Show me the [door]!/Give me the damn [boot]!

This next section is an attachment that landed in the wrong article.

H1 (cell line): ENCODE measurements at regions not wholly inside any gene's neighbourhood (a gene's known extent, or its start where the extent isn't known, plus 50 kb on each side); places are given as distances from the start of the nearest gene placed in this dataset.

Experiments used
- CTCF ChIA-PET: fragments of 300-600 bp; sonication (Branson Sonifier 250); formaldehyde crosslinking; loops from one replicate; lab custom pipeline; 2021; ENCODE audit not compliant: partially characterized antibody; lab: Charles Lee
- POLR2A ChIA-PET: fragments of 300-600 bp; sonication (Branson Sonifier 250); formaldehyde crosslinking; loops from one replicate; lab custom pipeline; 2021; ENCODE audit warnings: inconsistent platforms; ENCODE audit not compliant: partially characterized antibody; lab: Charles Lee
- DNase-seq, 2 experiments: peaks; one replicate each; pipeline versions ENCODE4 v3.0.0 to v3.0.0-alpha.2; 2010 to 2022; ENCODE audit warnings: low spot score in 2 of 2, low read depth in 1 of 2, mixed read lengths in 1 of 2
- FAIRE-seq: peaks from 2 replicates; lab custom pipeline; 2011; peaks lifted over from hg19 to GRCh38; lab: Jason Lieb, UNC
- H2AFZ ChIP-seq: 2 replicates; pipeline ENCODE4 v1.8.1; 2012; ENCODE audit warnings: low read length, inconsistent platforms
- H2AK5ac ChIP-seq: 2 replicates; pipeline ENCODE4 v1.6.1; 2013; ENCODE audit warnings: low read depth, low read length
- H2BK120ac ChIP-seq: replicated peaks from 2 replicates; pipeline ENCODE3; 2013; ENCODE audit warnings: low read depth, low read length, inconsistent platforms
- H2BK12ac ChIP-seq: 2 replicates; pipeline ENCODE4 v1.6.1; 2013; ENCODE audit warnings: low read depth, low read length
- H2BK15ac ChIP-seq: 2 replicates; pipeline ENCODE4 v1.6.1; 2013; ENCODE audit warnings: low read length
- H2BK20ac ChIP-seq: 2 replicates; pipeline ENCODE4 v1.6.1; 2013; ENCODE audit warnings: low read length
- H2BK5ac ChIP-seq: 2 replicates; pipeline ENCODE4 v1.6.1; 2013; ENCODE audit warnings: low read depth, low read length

Give this much to Eagles wideout Terrell Owens: He is a man of his word. He said in the offseason that if his contract (the one with six years and 40-something million bucks remaining on it) was not reworked that he would cause problems for the Eagles. And man, has he ever. Philadelphia suspended Owens for a week in training camp. Monday, the Eagles kicked him out for good after suspending him for, among other things, fighting with former Philly defensive end and "team ambassador" Hugh Douglas and calling the organization classless for not recognizing his 100th career touchdown catch, not to mention saying the team would be better off with Brett Favre at quarterback than Donovan McNabb, who has played all year with an assortment of injuries. In a nice twist, McNabb said after the Eagles lost to Washington on Sunday night and fell to 4-4 that the team was better off without the walking, talking distraction that is Owens. Owens has dominated the airwaves as much as he did the seven games he played this year: 47 catches for 763 yards and six touchdowns. Less than a year after his heroic return to play in Super Bowl XXXIX, Owens is eight inactive weeks from receiving a one-way ticket out of town. Speaking of "one way," the Eagles have one way of moving the football on offense -- through the air -- and now, by their choice, they will try to do so without their one true threat at receiver.